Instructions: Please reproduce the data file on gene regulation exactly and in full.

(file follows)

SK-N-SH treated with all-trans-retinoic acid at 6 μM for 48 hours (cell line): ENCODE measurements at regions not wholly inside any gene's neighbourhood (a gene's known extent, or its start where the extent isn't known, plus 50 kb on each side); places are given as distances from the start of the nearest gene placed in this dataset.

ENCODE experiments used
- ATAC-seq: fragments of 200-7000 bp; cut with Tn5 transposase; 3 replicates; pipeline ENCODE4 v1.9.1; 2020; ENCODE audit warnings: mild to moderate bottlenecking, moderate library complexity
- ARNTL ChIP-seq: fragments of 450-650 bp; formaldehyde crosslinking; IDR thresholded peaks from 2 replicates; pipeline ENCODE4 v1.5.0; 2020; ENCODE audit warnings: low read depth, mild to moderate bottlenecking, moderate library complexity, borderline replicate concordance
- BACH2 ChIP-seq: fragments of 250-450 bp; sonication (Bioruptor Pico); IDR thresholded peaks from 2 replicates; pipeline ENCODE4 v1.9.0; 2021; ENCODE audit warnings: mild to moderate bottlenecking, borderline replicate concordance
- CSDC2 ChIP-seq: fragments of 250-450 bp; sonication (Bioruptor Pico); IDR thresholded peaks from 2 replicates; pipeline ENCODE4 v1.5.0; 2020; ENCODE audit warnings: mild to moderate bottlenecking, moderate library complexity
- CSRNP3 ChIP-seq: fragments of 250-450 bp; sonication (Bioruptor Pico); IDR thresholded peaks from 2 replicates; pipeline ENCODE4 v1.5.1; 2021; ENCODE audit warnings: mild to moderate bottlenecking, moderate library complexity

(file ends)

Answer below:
SK-N-SH treated with all-trans-retinoic acid at 6 μM for 48 hours (cell line): ENCODE measurements at regions not wholly inside any gene's neighbourhood (a gene's known extent, or its start where the extent isn't known, plus 50 kb on each side); places are given as distances from the start of the nearest gene placed in this dataset.

ENCODE experiments used
- ATAC-seq: fragments of 200-7000 bp; cut with Tn5 transposase; 3 replicates; pipeline ENCODE4 v1.9.1; 2020; ENCODE audit warnings: mild to moderate bottlenecking, moderate library complexity
- ARNTL ChIP-seq: fragments of 450-650 bp; formaldehyde crosslinking; IDR thresholded peaks from 2 replicates; pipeline ENCODE4 v1.5.0; 2020; ENCODE audit warnings: low read depth, mild to moderate bottlenecking, moderate library complexity, borderline replicate concordance
- BACH2 ChIP-seq: fragments of 250-450 bp; sonication (Bioruptor Pico); IDR thresholded peaks from 2 replicates; pipeline ENCODE4 v1.9.0; 2021; ENCODE audit warnings: mild to moderate bottlenecking, borderline replicate concordance
- CSDC2 ChIP-seq: fragments of 250-450 bp; sonication (Bioruptor Pico); IDR thresholded peaks from 2 replicates; pipeline ENCODE4 v1.5.0; 2020; ENCODE audit warnings: mild to moderate bottlenecking, moderate library complexity
- CSRNP3 ChIP-seq: fragments of 250-450 bp; sonication (Bioruptor Pico); IDR thresholded peaks from 2 replicates; pipeline ENCODE4 v1.5.1; 2021; ENCODE audit warnings: mild to moderate bottlenecking, moderate library complexity